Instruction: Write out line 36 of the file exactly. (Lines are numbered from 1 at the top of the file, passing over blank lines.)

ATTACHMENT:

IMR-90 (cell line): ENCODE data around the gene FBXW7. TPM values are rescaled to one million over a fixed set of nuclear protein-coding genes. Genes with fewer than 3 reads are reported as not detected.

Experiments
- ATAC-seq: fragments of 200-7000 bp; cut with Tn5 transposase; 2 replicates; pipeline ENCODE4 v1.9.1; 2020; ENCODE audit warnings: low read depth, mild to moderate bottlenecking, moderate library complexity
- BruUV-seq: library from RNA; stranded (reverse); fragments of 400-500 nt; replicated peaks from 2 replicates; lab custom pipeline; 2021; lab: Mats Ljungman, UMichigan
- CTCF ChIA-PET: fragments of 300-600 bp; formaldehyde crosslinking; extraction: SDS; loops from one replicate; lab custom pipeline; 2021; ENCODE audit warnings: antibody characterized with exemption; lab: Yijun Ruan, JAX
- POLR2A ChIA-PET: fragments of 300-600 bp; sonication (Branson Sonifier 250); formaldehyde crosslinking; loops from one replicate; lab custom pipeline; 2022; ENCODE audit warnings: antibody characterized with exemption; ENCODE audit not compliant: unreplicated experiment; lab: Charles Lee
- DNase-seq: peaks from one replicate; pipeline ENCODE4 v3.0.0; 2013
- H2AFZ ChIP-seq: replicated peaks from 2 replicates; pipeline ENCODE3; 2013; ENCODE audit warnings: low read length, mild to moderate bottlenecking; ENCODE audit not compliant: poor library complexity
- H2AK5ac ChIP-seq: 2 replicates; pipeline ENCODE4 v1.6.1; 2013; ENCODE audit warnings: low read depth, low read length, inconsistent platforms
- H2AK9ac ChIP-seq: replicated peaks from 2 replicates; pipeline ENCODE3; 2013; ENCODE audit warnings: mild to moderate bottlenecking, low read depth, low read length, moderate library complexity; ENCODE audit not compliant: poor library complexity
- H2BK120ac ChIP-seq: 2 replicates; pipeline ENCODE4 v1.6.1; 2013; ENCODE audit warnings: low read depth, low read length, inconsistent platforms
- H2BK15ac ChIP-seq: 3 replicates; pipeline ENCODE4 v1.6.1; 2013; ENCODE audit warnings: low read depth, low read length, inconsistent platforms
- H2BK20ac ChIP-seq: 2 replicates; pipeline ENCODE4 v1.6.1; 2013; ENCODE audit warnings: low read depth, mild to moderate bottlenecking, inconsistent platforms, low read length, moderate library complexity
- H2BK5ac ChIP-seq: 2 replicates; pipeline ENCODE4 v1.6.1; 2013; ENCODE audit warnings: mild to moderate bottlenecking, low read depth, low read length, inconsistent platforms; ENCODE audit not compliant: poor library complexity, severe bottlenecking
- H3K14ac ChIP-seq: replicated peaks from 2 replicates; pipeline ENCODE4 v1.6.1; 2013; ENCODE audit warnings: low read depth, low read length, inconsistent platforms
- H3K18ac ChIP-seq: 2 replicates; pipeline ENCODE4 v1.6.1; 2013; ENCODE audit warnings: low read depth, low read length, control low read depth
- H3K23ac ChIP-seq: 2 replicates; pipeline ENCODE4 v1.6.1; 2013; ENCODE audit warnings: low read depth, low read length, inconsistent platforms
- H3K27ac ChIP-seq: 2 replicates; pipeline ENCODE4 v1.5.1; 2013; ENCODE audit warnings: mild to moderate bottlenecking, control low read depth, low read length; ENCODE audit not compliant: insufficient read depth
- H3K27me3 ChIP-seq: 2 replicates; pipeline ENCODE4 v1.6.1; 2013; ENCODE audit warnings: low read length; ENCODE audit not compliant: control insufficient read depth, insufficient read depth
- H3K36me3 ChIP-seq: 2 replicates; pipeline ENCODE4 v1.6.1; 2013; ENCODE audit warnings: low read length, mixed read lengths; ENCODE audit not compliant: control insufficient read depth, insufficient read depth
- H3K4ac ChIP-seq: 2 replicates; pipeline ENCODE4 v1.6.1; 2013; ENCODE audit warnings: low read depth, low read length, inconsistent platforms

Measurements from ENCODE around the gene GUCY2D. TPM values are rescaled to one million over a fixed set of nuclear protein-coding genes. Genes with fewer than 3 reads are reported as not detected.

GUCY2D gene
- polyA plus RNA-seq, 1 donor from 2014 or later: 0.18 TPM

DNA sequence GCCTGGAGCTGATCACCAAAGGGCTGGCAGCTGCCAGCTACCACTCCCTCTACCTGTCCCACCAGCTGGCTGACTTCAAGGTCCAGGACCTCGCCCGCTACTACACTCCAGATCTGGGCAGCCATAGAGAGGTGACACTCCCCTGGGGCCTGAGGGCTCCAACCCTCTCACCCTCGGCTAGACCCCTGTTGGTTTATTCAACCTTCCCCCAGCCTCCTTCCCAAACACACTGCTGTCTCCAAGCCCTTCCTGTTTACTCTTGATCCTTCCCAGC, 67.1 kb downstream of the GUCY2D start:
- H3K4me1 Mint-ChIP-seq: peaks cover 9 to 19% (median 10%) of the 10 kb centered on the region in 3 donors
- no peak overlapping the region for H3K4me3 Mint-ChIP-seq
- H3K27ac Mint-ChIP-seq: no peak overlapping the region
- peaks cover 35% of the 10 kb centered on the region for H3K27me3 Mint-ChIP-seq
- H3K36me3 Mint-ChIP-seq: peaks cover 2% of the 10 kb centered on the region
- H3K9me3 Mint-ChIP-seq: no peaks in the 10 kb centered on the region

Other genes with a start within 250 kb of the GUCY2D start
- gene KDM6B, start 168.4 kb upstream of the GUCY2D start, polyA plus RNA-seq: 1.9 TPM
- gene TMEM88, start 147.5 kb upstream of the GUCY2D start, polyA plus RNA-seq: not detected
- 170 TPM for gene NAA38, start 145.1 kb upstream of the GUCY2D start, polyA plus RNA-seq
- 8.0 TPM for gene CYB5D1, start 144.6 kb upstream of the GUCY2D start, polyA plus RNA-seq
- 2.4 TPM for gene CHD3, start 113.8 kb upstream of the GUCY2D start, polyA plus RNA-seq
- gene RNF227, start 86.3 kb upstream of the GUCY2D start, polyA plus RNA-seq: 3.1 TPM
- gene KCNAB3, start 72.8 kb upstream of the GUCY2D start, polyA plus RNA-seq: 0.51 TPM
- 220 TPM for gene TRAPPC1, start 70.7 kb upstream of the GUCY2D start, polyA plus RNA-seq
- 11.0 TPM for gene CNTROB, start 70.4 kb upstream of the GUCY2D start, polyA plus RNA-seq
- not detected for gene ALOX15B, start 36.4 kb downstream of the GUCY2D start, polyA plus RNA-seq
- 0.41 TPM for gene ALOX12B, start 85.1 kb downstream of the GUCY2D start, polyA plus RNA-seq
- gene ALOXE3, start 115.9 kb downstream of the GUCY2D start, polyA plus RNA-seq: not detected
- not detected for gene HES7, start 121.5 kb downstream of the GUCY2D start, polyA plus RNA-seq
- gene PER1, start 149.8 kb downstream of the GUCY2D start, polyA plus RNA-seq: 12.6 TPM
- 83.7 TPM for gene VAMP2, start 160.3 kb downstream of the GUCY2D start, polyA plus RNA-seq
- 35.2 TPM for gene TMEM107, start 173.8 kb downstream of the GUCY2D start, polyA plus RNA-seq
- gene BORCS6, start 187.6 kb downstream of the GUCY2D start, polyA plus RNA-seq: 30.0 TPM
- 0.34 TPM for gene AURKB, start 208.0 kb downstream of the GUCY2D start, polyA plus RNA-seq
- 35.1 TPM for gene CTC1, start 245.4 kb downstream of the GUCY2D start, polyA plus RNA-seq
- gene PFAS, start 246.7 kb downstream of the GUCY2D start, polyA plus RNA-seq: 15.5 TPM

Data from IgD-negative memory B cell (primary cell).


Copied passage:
- 8.0 TPM for gene CYB5D1, start 144.6 kb upstream of the GUCY2D start, polyA plus RNA-seq